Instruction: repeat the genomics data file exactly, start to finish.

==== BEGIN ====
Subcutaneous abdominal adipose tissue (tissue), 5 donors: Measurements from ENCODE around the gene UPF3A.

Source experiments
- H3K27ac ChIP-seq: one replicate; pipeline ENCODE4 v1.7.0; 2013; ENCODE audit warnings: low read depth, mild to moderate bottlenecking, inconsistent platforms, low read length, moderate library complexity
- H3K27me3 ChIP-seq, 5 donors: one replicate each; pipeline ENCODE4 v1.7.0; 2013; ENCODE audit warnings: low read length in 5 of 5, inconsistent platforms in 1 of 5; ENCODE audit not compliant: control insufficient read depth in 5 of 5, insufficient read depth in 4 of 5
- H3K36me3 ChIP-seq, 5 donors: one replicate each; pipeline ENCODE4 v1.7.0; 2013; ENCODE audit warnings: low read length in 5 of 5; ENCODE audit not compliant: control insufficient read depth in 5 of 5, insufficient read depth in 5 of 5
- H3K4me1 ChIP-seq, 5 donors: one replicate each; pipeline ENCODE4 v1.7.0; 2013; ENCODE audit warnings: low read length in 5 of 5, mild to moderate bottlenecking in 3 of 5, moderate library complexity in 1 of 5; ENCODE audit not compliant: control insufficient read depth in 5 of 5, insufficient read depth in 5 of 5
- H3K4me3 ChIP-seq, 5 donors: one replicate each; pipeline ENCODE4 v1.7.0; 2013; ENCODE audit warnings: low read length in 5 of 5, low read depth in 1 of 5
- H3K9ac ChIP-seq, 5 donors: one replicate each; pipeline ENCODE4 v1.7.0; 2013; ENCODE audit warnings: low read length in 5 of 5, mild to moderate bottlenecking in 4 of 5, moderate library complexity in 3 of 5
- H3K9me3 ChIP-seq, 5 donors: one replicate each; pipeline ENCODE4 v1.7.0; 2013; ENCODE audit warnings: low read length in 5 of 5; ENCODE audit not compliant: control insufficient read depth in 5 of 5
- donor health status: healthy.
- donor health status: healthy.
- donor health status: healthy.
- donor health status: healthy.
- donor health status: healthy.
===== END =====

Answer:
Subcutaneous abdominal adipose tissue (tissue), 5 donors: Measurements from ENCODE around the gene UPF3A.

Source experiments
- H3K27ac ChIP-seq: one replicate; pipeline ENCODE4 v1.7.0; 2013; ENCODE audit warnings: low read depth, mild to moderate bottlenecking, inconsistent platforms, low read length, moderate library complexity
- H3K27me3 ChIP-seq, 5 donors: one replicate each; pipeline ENCODE4 v1.7.0; 2013; ENCODE audit warnings: low read length in 5 of 5, inconsistent platforms in 1 of 5; ENCODE audit not compliant: control insufficient read depth in 5 of 5, insufficient read depth in 4 of 5
- H3K36me3 ChIP-seq, 5 donors: one replicate each; pipeline ENCODE4 v1.7.0; 2013; ENCODE audit warnings: low read length in 5 of 5; ENCODE audit not compliant: control insufficient read depth in 5 of 5, insufficient read depth in 5 of 5
- H3K4me1 ChIP-seq, 5 donors: one replicate each; pipeline ENCODE4 v1.7.0; 2013; ENCODE audit warnings: low read length in 5 of 5, mild to moderate bottlenecking in 3 of 5, moderate library complexity in 1 of 5; ENCODE audit not compliant: control insufficient read depth in 5 of 5, insufficient read depth in 5 of 5
- H3K4me3 ChIP-seq, 5 donors: one replicate each; pipeline ENCODE4 v1.7.0; 2013; ENCODE audit warnings: low read length in 5 of 5, low read depth in 1 of 5
- H3K9ac ChIP-seq, 5 donors: one replicate each; pipeline ENCODE4 v1.7.0; 2013; ENCODE audit warnings: low read length in 5 of 5, mild to moderate bottlenecking in 4 of 5, moderate library complexity in 3 of 5
- H3K9me3 ChIP-seq, 5 donors: one replicate each; pipeline ENCODE4 v1.7.0; 2013; ENCODE audit warnings: low read length in 5 of 5; ENCODE audit not compliant: control insufficient read depth in 5 of 5
- donor health status: healthy.
- donor health status: healthy.
- donor health status: healthy.
- donor health status: healthy.
- donor health status: healthy.